By now, you’ve undoubtedly heard the news surrounding Tracy Morgan and Wal-Mart. To recap, on June 7 of this year, a Wal-Mart tractor-trailer struck a limousine bus on the New Jersey Turnpike, killing one and severely injuring others on board including comedian, Tracy Morgan. According to reports, Morgan’s limo was at a “dead stop” when it was struck by the Wal-Mart truck, which was estimated to have been traveling as much as twenty miles per hour over the posted speed limit (65mph in a 45mph zone) for at least sixty seconds before the collision.
In fact, the driver of the Wal-Mart truck is alleged to have been asleep at the time of the accident. According to reports, the driver had not only spent almost fourteen hours behind the wheel of the Wal-Mart rig, but his shift was immediately preceded by a drive from his home in Jonesboro, Georgia, to the Wal-Mart facility in Smyrna, Delaware, roughly a 750 mile trek.
Taking all of this into consideration, Morgan is well within his rights to pursue compensation from any and all available sources for what almost certainly amounts to negligence on the part of Wal-Mart. It stands to reason, as it is alleged by Morgan, that Wal-Mart clearly knew, or should have known, that requiring one of their drivers to log a fourteen-hour shift after driving most of the Atlantic coast is unreasonable at the very least. And after hearing this news, most of the circulating feedback was somewhat critical of Wal-Mart, and most seemed to acknowledge that Morgan was the victim.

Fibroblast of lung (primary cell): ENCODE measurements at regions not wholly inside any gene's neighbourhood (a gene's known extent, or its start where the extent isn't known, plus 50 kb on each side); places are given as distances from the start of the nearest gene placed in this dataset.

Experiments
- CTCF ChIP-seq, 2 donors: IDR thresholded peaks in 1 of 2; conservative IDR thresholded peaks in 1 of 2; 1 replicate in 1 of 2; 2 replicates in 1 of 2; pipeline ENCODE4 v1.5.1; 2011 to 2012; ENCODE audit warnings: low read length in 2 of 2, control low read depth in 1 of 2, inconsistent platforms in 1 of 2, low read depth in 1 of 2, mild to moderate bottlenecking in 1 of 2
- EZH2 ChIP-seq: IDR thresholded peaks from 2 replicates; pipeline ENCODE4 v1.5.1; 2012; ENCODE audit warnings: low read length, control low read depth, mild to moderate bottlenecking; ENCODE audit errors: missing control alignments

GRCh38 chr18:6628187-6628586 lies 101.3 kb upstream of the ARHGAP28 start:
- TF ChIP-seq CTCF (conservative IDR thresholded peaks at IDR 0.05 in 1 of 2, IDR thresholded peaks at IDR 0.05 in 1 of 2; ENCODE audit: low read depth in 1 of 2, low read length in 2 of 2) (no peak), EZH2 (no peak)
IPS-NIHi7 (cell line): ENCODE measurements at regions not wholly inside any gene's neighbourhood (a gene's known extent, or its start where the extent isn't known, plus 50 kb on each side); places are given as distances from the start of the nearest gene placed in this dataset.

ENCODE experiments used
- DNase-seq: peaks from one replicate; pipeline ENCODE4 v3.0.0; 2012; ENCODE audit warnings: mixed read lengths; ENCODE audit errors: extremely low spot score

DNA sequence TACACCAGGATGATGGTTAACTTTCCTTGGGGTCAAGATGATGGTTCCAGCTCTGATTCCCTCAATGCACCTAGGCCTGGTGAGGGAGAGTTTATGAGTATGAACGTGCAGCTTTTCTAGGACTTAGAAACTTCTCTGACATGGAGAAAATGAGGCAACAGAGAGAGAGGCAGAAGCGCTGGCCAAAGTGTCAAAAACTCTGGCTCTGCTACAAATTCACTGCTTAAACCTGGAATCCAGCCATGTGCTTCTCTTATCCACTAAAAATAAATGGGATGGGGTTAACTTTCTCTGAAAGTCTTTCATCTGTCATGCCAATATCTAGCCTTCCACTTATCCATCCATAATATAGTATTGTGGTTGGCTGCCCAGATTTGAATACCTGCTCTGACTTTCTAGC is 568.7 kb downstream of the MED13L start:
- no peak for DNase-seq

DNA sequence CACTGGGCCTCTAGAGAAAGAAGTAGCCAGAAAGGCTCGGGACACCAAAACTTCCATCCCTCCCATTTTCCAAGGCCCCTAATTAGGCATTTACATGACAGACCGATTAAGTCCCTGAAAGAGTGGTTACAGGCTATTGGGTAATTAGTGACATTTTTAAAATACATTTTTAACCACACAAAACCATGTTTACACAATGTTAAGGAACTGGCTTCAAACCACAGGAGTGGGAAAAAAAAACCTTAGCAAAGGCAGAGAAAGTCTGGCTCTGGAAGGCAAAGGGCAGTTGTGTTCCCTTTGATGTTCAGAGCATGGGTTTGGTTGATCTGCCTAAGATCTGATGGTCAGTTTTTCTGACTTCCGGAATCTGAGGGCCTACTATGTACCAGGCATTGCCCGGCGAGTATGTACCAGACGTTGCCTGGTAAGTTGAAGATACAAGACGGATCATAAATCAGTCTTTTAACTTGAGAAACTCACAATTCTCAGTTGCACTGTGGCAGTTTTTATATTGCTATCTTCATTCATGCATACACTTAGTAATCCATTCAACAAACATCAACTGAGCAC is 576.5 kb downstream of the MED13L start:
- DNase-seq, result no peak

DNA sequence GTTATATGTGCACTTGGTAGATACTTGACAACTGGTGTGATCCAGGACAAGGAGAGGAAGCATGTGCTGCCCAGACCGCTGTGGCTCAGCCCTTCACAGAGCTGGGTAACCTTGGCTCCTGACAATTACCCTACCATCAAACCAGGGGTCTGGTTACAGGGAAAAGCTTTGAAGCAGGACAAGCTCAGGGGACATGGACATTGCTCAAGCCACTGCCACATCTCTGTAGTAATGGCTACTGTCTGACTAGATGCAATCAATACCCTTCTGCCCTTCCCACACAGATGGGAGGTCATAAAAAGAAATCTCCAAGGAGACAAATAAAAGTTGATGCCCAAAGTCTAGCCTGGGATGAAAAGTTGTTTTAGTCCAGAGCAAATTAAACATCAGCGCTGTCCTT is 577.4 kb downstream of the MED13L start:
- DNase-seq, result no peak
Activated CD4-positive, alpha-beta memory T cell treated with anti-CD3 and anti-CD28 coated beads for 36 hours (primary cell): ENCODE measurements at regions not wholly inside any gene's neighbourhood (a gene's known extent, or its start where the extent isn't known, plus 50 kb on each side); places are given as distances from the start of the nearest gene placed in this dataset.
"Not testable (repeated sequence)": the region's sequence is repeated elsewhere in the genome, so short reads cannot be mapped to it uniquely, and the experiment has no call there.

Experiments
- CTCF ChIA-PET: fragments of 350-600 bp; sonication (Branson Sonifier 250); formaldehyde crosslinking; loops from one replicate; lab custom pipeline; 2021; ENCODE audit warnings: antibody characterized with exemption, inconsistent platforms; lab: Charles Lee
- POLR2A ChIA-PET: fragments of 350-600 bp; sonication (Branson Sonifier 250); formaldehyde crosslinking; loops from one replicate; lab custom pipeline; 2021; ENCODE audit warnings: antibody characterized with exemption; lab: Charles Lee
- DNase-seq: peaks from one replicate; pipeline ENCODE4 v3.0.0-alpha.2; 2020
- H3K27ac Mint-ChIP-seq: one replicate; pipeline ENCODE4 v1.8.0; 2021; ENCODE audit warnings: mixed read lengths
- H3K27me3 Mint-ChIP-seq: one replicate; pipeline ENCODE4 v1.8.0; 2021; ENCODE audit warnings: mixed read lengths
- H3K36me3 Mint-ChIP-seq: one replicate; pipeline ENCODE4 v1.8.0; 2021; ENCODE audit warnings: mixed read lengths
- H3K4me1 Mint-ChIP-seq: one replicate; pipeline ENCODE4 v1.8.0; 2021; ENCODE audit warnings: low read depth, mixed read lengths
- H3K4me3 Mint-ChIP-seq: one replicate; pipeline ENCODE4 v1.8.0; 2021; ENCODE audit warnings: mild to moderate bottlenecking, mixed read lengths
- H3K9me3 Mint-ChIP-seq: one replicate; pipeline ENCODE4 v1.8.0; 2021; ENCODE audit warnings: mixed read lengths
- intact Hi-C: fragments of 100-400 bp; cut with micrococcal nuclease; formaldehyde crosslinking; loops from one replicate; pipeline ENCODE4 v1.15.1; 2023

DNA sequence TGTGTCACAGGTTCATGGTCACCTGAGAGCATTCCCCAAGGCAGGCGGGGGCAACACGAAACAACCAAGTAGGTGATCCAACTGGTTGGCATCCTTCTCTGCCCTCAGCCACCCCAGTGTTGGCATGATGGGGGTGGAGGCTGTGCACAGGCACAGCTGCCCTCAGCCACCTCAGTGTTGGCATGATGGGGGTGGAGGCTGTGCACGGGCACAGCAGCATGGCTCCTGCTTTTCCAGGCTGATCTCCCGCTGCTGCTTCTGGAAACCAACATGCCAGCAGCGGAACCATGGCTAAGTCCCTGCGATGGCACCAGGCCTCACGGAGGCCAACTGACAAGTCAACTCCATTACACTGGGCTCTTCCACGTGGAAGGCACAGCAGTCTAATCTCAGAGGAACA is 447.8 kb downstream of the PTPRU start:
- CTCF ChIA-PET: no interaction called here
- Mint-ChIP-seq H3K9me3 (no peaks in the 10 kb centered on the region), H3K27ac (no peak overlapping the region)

Herein lies the issue with being the largest retail company in the world embroiled in litigation with a famous, and very well-liked comedian: the public is going to take an interest. Litigating a suit against a former Saturday Night Live star who still needs a wheelchair three months after this accident could result in a devastating impact on Wal-Mart’s image, and more importantly, its bottom line.
Indeed, Wal-Mart learned this lesson the hard way. In an effort to limit fault and mitigate its damages, Wal-Mart attempted to shift at least a portion of liability to Morgan. They claimed that he was negligent in not wearing a seat belt, and that negligence, in turn, was a major contributing factor in causing his injuries, which, let’s be honest, is a smart approach and just plain competent lawyering.
However, this approach gave Morgan’s attorney immediate leverage, allowing him to publicly bemoan that the retail giant was skirting responsibility by asserting that the faultless victim was responsible for his own injuries. This should have been anticipated by both the legal and PR teams at Wal-Mart, but apparently wasn’t. In a move that made them look flat-footed and unprepared, they went back on their position and publicly stated only one day later they wanted to settle the case as quickly as possible. While settling this case is probably the prudent strategy for Wal-Mart, taking a legal position, and a reasonable one at that, and then running from it because they were caught off guard makes them look much worse.
Again, there is a lesson to be learned here. Finding yourself involved in a high-profile case can be a great opportunity in terms of favorable publicity and establishing a reputation, but if mishandled, can quickly diminish credibility and provide opposing counsel with leverage they haven’t earned. It is important to weigh all sides of an issue and not be blinded by the desire to win, because in the long run, it may not be considered a victory at all.
For more info the case is Morgan v. Wal-Mart Stores Inc., 14-cv-4388, U.S. District Court, District of New Jersey (Trenton).
For further discussion regarding this topic, or if you or someone you know has been involved in a similar incident please contact the Attorneys at the Schulman Law Group at 954-349-3300, 1-877-529-0444 or at email@example.com